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Ann Allergy Asthma Immunol. 2010 Jan;104(1):79-85. doi: 10.1016/j.anai.2009.11.010.

Allergen immunotherapy and health care cost benefits for children with allergic rhinitis: a large-scale, retrospective, matched cohort study.

Author information

1
BioMedEcon LLC, Moss Beach, California 94038, USA. chankin@biomedecon.com

Abstract

BACKGROUND:

Children with allergic rhinitis (AR) often experience significant impairment in quality of life and health, which increases health care utilization.

OBJECTIVE:

To determine whether allergen immunotherapy reduces health care utilization and costs in children newly diagnosed as having AR using a retrospective matched cohort design.

METHODS:

Among children (age <18 years) with a Florida Medicaid paid claim between 1997 and 2007, immunotherapy-treated patients were selected who had newly diagnosed AR, who had not received immunotherapy before their first (index) AR diagnosis, who had received at least 2 immunotherapy administrations after their index AR diagnosis, and who had at least 18 months of data after their first immunotherapy administration. A control group of patients with newly diagnosed AR who had not received immunotherapy either before or subsequent to their index AR diagnosis also were identified, and up to 5 were matched with each immunotherapy-treated patient by age at first AR diagnosis, sex, race/ethnicity, and diagnosis of asthma, conjunctivitis, or atopic dermatitis.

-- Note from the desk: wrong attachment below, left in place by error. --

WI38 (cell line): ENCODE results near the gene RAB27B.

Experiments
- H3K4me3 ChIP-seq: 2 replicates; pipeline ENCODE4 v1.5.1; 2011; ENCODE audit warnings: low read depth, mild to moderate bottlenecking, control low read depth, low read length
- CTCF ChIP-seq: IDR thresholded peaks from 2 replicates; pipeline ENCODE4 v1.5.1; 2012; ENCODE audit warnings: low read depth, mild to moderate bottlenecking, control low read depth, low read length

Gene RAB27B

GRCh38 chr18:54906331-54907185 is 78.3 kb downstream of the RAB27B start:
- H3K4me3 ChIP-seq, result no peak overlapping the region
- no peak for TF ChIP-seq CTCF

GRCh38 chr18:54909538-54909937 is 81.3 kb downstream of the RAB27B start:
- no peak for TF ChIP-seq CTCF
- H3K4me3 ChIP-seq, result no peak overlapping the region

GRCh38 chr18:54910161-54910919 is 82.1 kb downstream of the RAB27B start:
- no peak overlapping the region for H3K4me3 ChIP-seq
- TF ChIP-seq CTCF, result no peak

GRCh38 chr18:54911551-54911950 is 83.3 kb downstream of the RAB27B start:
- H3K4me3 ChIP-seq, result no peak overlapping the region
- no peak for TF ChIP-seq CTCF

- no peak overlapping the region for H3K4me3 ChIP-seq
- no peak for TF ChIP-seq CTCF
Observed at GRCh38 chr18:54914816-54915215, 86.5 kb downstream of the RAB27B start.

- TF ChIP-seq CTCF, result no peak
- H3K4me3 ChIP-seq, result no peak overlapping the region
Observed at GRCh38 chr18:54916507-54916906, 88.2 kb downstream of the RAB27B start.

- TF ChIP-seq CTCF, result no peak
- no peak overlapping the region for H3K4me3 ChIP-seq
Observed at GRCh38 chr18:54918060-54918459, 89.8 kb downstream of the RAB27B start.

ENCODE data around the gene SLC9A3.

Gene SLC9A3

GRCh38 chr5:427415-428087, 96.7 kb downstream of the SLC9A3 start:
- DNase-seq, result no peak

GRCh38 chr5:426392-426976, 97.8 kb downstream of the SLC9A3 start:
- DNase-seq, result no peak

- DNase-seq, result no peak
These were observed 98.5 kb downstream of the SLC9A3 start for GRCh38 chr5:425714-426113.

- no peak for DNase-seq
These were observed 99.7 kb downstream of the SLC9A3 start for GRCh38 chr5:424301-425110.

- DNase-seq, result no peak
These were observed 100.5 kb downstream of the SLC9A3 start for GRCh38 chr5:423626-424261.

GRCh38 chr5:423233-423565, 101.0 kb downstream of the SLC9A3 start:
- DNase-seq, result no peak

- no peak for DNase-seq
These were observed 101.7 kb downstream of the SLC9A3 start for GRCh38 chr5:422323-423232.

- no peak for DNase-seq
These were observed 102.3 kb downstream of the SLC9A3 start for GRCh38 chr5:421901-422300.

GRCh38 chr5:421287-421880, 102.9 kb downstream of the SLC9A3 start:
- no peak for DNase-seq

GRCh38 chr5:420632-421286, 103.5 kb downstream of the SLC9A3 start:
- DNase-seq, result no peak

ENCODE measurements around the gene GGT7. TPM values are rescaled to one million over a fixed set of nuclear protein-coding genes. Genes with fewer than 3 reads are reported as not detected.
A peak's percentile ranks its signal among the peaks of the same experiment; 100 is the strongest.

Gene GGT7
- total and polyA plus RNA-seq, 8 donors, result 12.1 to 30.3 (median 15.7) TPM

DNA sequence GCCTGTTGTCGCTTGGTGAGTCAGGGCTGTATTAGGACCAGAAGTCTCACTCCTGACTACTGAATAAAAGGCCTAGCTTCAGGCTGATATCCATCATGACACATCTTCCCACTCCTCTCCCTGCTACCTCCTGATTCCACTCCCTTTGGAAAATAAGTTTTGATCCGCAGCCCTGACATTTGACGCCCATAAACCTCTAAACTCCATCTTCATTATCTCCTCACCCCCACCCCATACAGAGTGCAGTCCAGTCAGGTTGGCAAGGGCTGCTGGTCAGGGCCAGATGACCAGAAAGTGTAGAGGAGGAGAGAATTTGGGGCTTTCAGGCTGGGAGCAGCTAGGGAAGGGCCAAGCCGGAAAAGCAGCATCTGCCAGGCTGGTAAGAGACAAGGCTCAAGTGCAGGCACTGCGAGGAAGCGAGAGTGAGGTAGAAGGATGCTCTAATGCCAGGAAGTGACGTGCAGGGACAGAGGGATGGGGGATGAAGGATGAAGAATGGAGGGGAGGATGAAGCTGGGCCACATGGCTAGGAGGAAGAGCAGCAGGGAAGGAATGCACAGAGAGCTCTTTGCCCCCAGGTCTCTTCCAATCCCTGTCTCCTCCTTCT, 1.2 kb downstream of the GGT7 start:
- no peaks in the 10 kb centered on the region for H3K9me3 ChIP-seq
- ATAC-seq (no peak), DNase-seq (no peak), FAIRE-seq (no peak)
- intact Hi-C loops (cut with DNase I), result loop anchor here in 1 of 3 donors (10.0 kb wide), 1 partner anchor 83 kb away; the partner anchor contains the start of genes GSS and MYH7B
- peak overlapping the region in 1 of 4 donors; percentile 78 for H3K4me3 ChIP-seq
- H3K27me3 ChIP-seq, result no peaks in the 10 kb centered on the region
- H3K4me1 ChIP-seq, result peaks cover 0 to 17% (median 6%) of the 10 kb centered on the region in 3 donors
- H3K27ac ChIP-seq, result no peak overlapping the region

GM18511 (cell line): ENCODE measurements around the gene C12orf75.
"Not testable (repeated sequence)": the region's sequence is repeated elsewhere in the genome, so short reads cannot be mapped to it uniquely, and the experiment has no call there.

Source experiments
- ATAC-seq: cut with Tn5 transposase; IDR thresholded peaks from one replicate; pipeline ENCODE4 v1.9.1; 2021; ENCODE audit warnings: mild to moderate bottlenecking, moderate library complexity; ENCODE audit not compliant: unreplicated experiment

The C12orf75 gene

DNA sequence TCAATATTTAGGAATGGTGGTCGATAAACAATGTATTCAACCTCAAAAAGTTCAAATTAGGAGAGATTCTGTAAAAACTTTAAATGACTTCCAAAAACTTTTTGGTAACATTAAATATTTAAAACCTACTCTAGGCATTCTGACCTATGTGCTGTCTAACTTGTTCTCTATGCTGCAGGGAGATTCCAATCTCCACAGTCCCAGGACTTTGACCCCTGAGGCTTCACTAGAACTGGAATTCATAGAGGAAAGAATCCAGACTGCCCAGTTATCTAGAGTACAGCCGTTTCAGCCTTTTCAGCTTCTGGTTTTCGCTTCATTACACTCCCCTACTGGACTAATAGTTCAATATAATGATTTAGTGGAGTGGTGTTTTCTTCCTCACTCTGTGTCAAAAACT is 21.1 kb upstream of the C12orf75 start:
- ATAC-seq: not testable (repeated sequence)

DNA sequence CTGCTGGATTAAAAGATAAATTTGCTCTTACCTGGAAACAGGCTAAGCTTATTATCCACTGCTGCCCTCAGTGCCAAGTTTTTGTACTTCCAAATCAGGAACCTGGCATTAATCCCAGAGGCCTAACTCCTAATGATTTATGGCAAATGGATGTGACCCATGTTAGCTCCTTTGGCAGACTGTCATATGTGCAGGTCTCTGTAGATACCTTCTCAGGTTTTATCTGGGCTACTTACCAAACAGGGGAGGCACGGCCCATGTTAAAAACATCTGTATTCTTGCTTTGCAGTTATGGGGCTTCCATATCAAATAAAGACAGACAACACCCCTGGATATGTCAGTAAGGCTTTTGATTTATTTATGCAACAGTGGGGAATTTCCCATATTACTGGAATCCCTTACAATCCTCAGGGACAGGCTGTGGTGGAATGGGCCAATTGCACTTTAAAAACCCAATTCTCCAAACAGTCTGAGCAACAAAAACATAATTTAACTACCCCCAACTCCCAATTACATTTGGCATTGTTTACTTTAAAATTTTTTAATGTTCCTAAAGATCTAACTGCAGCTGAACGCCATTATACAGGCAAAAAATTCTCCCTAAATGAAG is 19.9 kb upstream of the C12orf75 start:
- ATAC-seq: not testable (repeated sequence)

RESULTS:

Immunotherapy-treated patients had significantly lower 18-month median per-patient total health care costs ($3,247 vs $4,872), outpatient costs exclusive of immunotherapy-related care ($1,107 vs $2,626), and pharmacy costs ($1,108 vs $1,316) compared with matched controls (P < .001 for all). The significant difference in total health care costs was evident 3 months after initiating immunotherapy and increased through study end.

CONCLUSIONS:

This study demonstrates the potential for early and significant cost savings in children with AR treated with immunotherapy. Greater use of this treatment in children could significantly reduce AR-related morbidity and its economic burden.

PMID:
20143650
DOI:
10.1016/j.anai.2009.11.010
[Indexed for MEDLINE]

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